It’s one of the oldest life truths known to the human race. Jesus taught it, but it predates him by almost two thousand years and is found in every world religion. It’s the ultimate key to a fruitful and satisfying life. Of course, I’m speaking of The Golden Rule (TGR); the principle of treating others as one would wish to be treated.
TGR is first found about 2000 BC in ancient Egypt in The Tale of the Eloquent Peasant, “Do for one who may do for you, that you may cause him thus to do.” In 1440 BC The Hebrew Scriptures stated, “Don’t oppress a foreigner, for you well know how it feels to be a foreigner, since you were foreigners yourselves in the land of Egypt” (Exodus 23:9) and “Love your neighbour as yourself” (Leviticus 19:18). Over three millennia later that statement would be a good one for Aussies to get a hold of in our treatment of refugees!
Various philosophers then picked up TGR. In 5th century BC Greece, Socrates wrote “Do not do to others that which would anger you if others did it to you.” Plato said, “May I do to others as I would that they should do to me.” Aristotle, Seneca and Philo also wrote about TGR.
The twelve classical world religions all contain TGR. Judaism is the oldest religion to embrace it: “What is hateful to you, do not to your fellow man. This is the law: all the rest is commentary” (Talmud, Shabbat 31a). Buddhism: “a state that is not pleasing or delightful to me, how could I inflict that upon another?” (Samyutta Nikaya v. 353). Hinduism: “This is the sum of duty: do not do to others what would cause pain if done to you” (Mahabharata 5:1517). Islam: “None of you [truly] believes until he wishes for his brother what he wishes for himself” (Number 13 of Imam “Al-Nawawi’s Forty Hadiths). Imagine the impact in the world right now if the pseudo-Islamic groups like the so-called Islamic State, the Taliban and Al Qaeda got a hold of this truth!
Confucianism, Shintoism, Taoism, Zoroastrianism, Baha’i, Jainism and Sikhism all state the golden rule in various ways.
What has been known, taught and practised for thousands of years in various religions and philosophies has now been embraced by modern social psychology as stated in The Law of Reciprocity. When someone does something nice for you, you will have a deep-rooted psychological urge to do something nice in return. One psychology website asked the question: “Have you ever noticed that you feel compelled to do something for people who have helped you along the way – even if they haven’t asked you to? There’s something very powerful at play that causes this phenomenon.” This site also taught about intent: “If your intent is to give so you get something back then your motive is wrong.”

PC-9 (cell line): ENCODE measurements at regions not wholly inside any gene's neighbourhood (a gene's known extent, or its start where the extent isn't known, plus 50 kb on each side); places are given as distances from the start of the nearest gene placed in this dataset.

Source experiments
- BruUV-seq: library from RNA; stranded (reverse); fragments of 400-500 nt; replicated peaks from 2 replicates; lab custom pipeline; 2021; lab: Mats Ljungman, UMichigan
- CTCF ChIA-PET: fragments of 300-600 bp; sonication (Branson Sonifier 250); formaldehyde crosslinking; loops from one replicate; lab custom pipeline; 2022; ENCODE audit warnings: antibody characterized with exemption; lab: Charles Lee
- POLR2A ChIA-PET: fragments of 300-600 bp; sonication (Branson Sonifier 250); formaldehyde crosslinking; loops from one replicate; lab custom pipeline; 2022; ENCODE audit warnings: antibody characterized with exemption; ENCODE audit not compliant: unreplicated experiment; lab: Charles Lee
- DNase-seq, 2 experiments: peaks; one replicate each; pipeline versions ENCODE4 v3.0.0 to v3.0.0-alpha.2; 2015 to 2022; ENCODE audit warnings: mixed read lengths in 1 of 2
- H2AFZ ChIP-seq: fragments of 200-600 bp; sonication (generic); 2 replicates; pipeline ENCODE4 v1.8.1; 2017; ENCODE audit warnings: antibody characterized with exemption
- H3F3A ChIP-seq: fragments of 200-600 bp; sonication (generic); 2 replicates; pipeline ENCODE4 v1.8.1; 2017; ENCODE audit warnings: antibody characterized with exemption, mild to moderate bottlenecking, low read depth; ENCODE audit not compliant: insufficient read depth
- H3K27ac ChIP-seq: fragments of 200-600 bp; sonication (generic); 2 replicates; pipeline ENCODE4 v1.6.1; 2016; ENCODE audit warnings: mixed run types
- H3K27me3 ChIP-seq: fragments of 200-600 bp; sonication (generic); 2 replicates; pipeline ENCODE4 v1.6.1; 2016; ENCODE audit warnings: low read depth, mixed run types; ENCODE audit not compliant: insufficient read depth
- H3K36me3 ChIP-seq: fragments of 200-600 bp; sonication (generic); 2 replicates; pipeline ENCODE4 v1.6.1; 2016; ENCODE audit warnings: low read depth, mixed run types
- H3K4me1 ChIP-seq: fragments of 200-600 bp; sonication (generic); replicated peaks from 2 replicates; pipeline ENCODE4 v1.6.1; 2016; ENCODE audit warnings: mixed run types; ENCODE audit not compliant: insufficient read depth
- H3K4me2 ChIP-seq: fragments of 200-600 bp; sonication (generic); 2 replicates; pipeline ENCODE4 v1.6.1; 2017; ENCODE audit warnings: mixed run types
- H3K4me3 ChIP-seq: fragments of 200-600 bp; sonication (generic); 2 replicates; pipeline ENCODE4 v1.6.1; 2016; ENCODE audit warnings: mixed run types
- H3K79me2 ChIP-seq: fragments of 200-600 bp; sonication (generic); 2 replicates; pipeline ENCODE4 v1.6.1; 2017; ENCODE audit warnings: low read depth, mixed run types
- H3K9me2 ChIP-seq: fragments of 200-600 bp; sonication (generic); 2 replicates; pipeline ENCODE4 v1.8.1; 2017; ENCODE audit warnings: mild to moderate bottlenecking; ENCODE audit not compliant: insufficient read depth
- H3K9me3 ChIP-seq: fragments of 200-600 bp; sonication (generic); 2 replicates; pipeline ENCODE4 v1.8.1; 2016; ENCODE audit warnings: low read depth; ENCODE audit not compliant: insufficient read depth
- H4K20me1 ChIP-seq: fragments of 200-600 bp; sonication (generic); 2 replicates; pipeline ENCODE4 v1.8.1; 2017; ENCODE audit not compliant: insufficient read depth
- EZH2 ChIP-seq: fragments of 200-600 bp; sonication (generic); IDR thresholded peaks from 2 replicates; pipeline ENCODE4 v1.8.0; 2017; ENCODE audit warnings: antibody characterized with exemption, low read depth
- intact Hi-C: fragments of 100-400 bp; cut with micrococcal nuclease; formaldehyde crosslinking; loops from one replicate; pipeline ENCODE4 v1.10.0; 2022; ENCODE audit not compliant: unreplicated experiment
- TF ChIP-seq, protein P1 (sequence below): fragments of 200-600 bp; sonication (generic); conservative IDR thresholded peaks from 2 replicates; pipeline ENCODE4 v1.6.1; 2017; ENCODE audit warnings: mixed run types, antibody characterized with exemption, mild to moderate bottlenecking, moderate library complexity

Jesus put it like this, “In everything, do to others what you would have them do to you, for this sums up the Law and the Prophets” (Matthew 7:12). In other words, living by this one rule of life is like living up to the entire Hebrew Scriptures (what Christians refer to as The Old Testament).
Inbuilt into this law of life is what I call the golden question and the golden answer. The question is, “how do I want to be treated?” And the answer, “that’s how I’m going to live!” Jesus taught some practical ways of living out TGR in everyday life (note the progression):
- Do not judge others, so that others will not judge you.
The word “judge” here means, “to pick out by separating.” In other words, Christian people – or anyone who chooses to live by TGR – will never single out a particular people group and treat them differently to the way they would treat others.
- Do not condemn others, and others will not condemn you.
“Condemn” means “to pass sentence upon.” If you live by TGR you won’t pronounce a punishment on those who are different or who have a differing opinion.
- Forgive others, and others will forgive you.
Forgiveness is the opposite of condemnation. Instead of passing judgment you choose to pardon, to release others and to set them free.
- Give to others, and others will give to you.
The implication here is that instead of giving judgement, condemnation and unforgiveness, TGR encourages us to give the opposite and to give it generously. “A good measure, pressed down, shaken together and running over, will be poured into your lap. For with the measure you use, it will be measured to you.”
While I certainly don’t always get it right, I do believe TGR is the best way to live. It’s also a good thing to bear in mind as we interact with others in society and could be a good gauge in helping us do the right thing when we face various ethical debates and dilemmas. Instead of wanting everything “my way” what would be the best way to act for the benefit of others? How can I treat others as I would like to be treated? After all, it’s how God has chosen to treat each of us in Jesus. Jesus died for us “while we were yet sinners” and has given us his undeserved, sacrificial, no-strings-attached, self-giving love. How should this truth impact the way we treat those who haven’t yet come to Christ?